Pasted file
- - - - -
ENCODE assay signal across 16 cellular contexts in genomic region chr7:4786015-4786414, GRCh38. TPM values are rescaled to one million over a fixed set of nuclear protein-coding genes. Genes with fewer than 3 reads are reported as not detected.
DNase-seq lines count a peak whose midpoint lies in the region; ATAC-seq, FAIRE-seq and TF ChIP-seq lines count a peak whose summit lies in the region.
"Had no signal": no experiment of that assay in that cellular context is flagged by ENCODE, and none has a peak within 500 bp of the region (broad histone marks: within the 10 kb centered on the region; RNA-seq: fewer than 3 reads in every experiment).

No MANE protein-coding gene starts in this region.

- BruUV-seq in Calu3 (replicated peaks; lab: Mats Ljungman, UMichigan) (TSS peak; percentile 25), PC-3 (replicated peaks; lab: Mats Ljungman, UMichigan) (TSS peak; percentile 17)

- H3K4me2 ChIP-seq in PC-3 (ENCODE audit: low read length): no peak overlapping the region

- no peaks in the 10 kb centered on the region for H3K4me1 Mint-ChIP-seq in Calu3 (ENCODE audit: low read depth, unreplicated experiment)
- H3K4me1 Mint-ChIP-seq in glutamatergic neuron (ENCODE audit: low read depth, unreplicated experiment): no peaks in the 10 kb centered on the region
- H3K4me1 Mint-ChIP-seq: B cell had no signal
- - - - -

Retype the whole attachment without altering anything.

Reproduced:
ENCODE assay signal across 16 cellular contexts in genomic region chr7:4786015-4786414, GRCh38. TPM values are rescaled to one million over a fixed set of nuclear protein-coding genes. Genes with fewer than 3 reads are reported as not detected.
DNase-seq lines count a peak whose midpoint lies in the region; ATAC-seq, FAIRE-seq and TF ChIP-seq lines count a peak whose summit lies in the region.
"Had no signal": no experiment of that assay in that cellular context is flagged by ENCODE, and none has a peak within 500 bp of the region (broad histone marks: within the 10 kb centered on the region; RNA-seq: fewer than 3 reads in every experiment).

No MANE protein-coding gene starts in this region.

- BruUV-seq in Calu3 (replicated peaks; lab: Mats Ljungman, UMichigan) (TSS peak; percentile 25), PC-3 (replicated peaks; lab: Mats Ljungman, UMichigan) (TSS peak; percentile 17)

- H3K4me2 ChIP-seq in PC-3 (ENCODE audit: low read length): no peak overlapping the region

- no peaks in the 10 kb centered on the region for H3K4me1 Mint-ChIP-seq in Calu3 (ENCODE audit: low read depth, unreplicated experiment)
- H3K4me1 Mint-ChIP-seq in glutamatergic neuron (ENCODE audit: low read depth, unreplicated experiment): no peaks in the 10 kb centered on the region
- H3K4me1 Mint-ChIP-seq: B cell had no signal